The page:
Due to its richness in karanjin and pongamol, Karanja oil is used in cosmetology to partially protect the skin from the sun's rays. Despite its skin benefits, it has some contraindications. Discover the side effects associated with this vegetable oil.
- Are there any dangers associated with the topical application of karanja oil?
Are there any dangers associated with the topical application of karanja oil?
What is Karanja Oil?
Karanja oil is extracted from the seeds of the Karanja, a shrub from the Fabaceae family that grows in tropical or subtropical areas. Traditionally, it is used in Ayurvedic medicine as a remedy to combat various skin diseases. This vegetable oil is obtained through cold pressing. It is rich in karanjin and pongamol, flavonoids known for their actions against UVA and UVB rays. It also has a high content of omega 3, 6, and 9, fatty acids that provide benefits for the skin.
What are the side effects of Karanja oil?
An ingredient, even if natural, is not without risk. Karanja oil is active, which means it should not be used undiluted on the skin to avoid allergies, irritations, pimples, or even the redness that this vegetable oil can cause. Therefore, it is necessary to follow the maximum dilution recommendations according to different uses. For the face, the maximum dosage to be respected is 85%, compared to 25% in body care products.
A statement released by the ANSM (National Agency for the Safety of Medicines and Health Products) clarifies that Karanja oil contains no ultraviolet filters. It is true that karanjin and pongamol have the ability to absorb and filter some of the sun's rays. The ANSM reminds us that skincare products cannot contain any ultraviolet filters other than those listed in Annex VI of Article 14 of the European regulation. Skincare products exclusively intended to protect the skin against UV rays must absorb, reflect, or disperse them. Karanja oil is not one of these. Therefore, it does not replace sunscreen, but enhances its effects. This vegetable oil prepares the skin for sun exposure and prevents dehydration.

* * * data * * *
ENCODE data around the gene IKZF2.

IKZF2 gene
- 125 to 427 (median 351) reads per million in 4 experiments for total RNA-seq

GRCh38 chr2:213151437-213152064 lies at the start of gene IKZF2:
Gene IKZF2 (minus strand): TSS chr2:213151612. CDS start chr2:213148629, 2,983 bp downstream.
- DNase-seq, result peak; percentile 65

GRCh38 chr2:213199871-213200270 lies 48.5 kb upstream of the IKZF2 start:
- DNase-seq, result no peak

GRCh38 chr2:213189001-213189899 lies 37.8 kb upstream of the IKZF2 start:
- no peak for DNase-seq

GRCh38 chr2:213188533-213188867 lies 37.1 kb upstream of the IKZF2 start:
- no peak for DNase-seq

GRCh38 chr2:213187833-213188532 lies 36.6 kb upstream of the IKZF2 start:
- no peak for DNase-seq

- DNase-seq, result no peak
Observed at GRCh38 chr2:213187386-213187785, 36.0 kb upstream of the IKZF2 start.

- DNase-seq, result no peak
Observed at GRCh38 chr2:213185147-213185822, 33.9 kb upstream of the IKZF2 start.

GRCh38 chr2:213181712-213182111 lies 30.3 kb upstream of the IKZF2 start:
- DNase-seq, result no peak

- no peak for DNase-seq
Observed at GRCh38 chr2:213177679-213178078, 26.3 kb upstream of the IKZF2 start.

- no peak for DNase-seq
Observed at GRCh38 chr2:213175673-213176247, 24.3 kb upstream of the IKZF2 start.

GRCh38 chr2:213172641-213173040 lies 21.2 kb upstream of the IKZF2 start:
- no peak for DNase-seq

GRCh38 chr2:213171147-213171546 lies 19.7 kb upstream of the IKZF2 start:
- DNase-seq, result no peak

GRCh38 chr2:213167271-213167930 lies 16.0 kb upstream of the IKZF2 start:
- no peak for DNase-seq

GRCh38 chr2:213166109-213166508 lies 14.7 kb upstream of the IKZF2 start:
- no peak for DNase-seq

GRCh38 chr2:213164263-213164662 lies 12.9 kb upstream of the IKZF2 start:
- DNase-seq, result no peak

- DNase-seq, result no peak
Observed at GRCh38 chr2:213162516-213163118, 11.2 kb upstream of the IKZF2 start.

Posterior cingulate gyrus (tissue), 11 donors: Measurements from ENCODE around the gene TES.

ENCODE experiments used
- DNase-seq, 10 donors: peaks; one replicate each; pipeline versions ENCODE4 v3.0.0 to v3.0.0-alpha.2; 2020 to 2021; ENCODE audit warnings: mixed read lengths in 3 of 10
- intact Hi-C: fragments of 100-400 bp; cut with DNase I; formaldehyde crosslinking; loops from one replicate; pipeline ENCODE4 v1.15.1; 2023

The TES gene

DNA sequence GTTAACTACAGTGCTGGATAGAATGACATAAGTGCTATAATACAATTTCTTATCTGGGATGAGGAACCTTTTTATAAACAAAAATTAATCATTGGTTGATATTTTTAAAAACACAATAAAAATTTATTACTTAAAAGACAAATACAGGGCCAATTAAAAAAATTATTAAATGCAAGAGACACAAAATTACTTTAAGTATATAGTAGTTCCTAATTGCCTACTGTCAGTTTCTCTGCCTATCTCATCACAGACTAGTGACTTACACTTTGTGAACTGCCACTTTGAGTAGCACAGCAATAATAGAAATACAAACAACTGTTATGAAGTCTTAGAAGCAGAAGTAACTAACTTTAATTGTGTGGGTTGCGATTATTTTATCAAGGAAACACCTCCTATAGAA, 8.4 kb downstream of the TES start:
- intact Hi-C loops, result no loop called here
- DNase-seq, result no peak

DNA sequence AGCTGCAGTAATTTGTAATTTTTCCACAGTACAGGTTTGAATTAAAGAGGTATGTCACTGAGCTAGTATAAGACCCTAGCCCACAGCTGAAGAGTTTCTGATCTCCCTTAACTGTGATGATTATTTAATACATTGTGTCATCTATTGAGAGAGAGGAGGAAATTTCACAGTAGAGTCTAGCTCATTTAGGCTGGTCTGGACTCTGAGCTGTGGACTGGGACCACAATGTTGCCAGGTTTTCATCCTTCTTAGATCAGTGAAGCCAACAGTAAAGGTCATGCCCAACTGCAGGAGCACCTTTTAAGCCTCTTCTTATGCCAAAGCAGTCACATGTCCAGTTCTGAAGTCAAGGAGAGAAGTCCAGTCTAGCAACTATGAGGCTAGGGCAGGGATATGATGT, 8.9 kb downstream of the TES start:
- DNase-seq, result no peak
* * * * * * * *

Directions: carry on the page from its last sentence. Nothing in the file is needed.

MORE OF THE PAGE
Precautions to be taken?
Potentially allergenic, Karanja oil should be tested in the crook of your elbow before applying it to your face or body to check your reaction. Allow it to work for 24 hours before washing the tested area. It is normal to feel warmth on the skin. This is indicative of its effectiveness. However, if you are allergic to this active ingredient, irritations, redness, pimples, patches, or itching will appear. Wash the affected area with a mild soap and, of course, do not use this oil.
Furthermore, this vegetable oil is recommended for external use only. Avoid contact with the eyes. It is not suitable for children under 6 years of age.
Although karanja oil has demonstrated UV absorption capabilities, it is not considered a sunscreen. Therefore, always supplement it with the application of a sun care product.
ANSM (Agence National de Sécurité du Médicament et des produits de santé). Produits de protection solaire contenant de l’huile de karanja (2017).